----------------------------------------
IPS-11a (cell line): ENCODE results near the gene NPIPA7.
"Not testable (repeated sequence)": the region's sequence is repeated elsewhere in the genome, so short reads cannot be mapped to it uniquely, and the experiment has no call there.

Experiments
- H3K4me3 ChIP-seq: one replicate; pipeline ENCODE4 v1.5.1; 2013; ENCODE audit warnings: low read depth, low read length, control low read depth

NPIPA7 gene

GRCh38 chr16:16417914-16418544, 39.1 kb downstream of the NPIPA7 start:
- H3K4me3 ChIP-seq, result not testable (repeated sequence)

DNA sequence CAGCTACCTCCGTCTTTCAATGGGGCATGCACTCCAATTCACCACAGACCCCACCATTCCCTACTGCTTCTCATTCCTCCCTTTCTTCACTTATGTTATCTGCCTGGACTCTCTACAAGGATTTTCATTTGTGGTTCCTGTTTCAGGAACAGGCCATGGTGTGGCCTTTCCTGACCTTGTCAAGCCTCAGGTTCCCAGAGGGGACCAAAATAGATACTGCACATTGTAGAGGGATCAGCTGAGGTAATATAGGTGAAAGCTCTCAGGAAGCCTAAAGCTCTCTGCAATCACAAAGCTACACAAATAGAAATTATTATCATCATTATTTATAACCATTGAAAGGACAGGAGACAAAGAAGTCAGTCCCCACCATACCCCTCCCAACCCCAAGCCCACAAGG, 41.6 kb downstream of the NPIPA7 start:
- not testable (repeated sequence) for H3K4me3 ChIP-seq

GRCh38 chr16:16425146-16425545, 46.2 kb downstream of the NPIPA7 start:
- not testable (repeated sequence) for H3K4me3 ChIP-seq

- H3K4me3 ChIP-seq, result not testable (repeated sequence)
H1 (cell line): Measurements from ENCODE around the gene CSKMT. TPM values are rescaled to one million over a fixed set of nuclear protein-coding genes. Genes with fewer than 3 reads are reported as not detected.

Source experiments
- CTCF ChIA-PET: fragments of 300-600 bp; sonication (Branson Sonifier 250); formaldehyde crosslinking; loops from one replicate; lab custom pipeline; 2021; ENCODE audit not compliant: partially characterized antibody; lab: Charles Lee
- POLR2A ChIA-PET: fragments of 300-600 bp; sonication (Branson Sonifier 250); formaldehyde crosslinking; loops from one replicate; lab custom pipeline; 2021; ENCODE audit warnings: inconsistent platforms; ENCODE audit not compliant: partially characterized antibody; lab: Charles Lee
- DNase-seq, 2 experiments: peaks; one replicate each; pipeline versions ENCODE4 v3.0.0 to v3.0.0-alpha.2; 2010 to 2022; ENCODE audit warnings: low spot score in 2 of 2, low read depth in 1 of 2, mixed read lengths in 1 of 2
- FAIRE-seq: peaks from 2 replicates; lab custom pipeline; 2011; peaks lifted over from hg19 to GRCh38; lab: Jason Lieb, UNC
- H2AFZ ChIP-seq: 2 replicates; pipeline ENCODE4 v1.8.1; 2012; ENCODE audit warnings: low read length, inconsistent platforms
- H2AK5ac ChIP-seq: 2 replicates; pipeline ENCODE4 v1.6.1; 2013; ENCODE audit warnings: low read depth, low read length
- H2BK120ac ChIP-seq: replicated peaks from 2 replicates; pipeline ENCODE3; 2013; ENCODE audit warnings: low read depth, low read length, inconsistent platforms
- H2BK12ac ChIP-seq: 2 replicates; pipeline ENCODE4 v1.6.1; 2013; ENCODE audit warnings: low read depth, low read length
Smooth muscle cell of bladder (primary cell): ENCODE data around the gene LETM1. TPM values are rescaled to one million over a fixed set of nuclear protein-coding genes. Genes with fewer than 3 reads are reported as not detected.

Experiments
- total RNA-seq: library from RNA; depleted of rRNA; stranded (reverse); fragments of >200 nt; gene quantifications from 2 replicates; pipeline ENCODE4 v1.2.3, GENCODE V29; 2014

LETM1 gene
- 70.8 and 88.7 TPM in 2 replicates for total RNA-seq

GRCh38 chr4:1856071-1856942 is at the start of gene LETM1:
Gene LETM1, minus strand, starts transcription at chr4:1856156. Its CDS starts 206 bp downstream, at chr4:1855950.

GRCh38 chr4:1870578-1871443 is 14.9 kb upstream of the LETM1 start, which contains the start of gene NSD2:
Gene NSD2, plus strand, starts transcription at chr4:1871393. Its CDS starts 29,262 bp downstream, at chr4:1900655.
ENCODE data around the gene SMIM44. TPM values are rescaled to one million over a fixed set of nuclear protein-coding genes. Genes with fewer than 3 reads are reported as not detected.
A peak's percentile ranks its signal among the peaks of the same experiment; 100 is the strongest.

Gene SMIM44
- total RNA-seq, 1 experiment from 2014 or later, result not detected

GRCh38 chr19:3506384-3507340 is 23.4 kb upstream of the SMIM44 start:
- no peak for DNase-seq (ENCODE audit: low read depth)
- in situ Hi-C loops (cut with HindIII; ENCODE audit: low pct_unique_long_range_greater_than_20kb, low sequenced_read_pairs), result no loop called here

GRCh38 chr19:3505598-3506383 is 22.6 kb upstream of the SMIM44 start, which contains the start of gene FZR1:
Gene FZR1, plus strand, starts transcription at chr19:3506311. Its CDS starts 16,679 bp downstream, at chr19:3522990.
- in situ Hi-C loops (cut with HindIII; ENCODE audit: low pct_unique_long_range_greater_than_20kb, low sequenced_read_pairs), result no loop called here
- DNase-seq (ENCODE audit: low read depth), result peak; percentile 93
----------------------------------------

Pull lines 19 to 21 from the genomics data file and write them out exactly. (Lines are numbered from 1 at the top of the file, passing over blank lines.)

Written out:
- H2AFZ ChIP-seq: 2 replicates; pipeline ENCODE4 v1.8.1; 2012; ENCODE audit warnings: low read length, inconsistent platforms
- H2AK5ac ChIP-seq: 2 replicates; pipeline ENCODE4 v1.6.1; 2013; ENCODE audit warnings: low read depth, low read length
- H2BK120ac ChIP-seq: replicated peaks from 2 replicates; pipeline ENCODE3; 2013; ENCODE audit warnings: low read depth, low read length, inconsistent platforms